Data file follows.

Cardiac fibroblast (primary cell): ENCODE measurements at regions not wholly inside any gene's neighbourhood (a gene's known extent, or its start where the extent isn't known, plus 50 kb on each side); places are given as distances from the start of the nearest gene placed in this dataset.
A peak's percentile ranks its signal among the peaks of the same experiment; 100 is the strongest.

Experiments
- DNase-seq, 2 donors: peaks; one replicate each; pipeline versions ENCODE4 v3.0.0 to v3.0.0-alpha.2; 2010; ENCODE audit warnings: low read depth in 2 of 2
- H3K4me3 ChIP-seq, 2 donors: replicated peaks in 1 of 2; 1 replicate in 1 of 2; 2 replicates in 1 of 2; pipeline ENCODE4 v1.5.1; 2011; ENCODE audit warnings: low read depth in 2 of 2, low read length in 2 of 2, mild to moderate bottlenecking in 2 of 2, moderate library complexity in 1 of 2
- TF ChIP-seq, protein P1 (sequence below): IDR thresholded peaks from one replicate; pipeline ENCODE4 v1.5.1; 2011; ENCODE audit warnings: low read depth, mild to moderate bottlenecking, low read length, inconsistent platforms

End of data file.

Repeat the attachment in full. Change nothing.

Cardiac fibroblast (primary cell): ENCODE measurements at regions not wholly inside any gene's neighbourhood (a gene's known extent, or its start where the extent isn't known, plus 50 kb on each side); places are given as distances from the start of the nearest gene placed in this dataset.
A peak's percentile ranks its signal among the peaks of the same experiment; 100 is the strongest.

Experiments
- DNase-seq, 2 donors: peaks; one replicate each; pipeline versions ENCODE4 v3.0.0 to v3.0.0-alpha.2; 2010; ENCODE audit warnings: low read depth in 2 of 2
- H3K4me3 ChIP-seq, 2 donors: replicated peaks in 1 of 2; 1 replicate in 1 of 2; 2 replicates in 1 of 2; pipeline ENCODE4 v1.5.1; 2011; ENCODE audit warnings: low read depth in 2 of 2, low read length in 2 of 2, mild to moderate bottlenecking in 2 of 2, moderate library complexity in 1 of 2
- TF ChIP-seq, protein P1 (sequence below): IDR thresholded peaks from one replicate; pipeline ENCODE4 v1.5.1; 2011; ENCODE audit warnings: low read depth, mild to moderate bottlenecking, low read length, inconsistent platforms